Pat Travers: Feelin’ Right – The Polydor Albums 1975-1984

Feelin’ exhausted.

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Check out the title. You’d assume that this four-CD set comprises every album Pat Travers recorded for Polydor during his decade-long association with the label, wouldn’t you?

Wrong. Missing is 1980’s Crash And Burn, his highest-charting release (No.20 in the US) and the one with his best song, Snortin’ Whisky. Why the omission? Apparently, “it wouldn’t fit… and anyway, it’s available as a budget-price release on its own”. Or the compiler drank too much cocaine and promptly forgot about it.

What we’re left with is an eight-album Traverse through Pat’s career, from 1975’s self-titled debut through to 1984’s Hot Shot. Now, with the honourable exception of Alex Lifeson, the term ‘Canadian guitarist’ fills one with dread, similar to ‘Albanian dentist’.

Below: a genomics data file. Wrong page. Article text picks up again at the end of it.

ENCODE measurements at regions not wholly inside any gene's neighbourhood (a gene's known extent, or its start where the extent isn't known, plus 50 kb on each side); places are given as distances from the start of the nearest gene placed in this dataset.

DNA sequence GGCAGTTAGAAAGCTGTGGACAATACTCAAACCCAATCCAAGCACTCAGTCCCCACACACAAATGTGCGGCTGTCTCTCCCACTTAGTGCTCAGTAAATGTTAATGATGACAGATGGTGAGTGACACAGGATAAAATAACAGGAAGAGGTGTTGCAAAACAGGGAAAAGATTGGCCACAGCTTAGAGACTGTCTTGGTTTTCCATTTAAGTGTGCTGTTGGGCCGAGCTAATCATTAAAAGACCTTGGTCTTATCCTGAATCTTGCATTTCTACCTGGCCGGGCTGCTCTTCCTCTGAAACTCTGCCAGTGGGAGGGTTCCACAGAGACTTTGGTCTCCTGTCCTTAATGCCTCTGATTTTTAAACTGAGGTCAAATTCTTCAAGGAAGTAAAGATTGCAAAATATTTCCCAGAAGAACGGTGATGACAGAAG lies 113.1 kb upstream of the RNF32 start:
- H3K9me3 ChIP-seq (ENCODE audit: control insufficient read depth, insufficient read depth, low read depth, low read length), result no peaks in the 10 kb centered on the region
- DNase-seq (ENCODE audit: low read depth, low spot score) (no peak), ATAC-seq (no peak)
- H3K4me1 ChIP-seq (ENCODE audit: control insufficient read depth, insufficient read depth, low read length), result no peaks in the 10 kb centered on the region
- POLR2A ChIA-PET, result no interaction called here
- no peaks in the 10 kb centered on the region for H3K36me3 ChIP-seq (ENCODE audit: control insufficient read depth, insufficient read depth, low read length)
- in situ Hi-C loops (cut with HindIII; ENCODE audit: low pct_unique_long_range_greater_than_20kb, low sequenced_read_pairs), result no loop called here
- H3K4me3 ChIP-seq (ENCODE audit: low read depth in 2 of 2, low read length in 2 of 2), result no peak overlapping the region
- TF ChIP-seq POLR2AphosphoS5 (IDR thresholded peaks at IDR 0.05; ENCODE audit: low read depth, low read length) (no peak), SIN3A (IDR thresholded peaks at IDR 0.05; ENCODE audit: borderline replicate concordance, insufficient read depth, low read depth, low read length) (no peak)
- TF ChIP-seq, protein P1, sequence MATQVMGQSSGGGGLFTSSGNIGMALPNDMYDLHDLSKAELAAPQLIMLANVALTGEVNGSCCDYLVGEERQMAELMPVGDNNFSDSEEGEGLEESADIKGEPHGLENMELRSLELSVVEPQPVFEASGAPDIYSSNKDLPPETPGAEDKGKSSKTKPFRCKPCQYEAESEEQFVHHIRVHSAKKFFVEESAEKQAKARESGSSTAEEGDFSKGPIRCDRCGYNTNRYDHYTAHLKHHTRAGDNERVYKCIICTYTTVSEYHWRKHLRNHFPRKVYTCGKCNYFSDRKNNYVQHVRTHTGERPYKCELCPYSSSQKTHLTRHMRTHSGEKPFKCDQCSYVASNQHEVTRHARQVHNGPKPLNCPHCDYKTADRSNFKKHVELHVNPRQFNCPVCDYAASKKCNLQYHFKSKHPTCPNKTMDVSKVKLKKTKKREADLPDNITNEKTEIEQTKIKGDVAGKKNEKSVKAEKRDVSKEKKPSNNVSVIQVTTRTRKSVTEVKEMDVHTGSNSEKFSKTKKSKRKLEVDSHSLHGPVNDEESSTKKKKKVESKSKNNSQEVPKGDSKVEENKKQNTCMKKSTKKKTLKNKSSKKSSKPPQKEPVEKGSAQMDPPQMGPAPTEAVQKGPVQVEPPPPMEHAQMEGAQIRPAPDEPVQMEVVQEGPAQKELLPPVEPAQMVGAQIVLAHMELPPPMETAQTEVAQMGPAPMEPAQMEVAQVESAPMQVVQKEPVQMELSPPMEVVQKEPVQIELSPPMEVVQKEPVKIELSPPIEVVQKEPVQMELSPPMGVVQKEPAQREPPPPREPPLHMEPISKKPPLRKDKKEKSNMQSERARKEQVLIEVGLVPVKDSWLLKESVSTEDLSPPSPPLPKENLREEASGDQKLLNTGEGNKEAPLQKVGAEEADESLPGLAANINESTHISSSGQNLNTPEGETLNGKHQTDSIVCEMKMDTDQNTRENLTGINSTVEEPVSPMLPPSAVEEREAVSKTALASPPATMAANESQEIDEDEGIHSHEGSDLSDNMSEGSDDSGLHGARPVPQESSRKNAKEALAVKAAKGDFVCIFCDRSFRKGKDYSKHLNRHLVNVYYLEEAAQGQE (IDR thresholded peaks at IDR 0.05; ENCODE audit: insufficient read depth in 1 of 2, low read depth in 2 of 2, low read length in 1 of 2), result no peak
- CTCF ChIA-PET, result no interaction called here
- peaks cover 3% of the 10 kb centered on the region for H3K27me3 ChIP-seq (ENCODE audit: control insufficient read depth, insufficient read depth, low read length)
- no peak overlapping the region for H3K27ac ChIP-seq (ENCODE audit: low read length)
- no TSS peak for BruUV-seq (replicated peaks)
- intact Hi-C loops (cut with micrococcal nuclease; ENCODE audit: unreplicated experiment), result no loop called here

Travers is one such (Canadian guitarist, that is), ploughing a furrow of dispiriting competency, always simmering, never sizzling. Even his second-best song – Boom Boom (Out Goes The Lights) – sounds curiously restrained; a minor short-circuit rather than a full-on electrical catastrophe. The quality of the musicianship is undeniable – the likes of Nicko McBrain, Tommy Aldridge and Pat Thrall featuring in the ranks – but Travers’ timid blues rock is too muffled and straitjacketed to stir the senses.

Matters reach a nadir with 1981’s Radio Active and the following year’s Black Pearl: keyboard-dominated affairs both, the latter including an inexplicable Beethoven freakout (The Fifth) and a rent-a-dread version of Bob Marley’s Misty Morning. Oh, and Amgwanna Kick Booty is every bit as terrible as its name suggests./o:p

Geoff Barton is a British journalist who founded the heavy metal magazine Kerrang! and was an editor of Sounds music magazine. He specialised in covering rock music and helped popularise the new wave of British heavy metal (NWOBHM) after using the term for the first time (after editor Alan Lewis coined it) in the May 1979 issue of Sounds.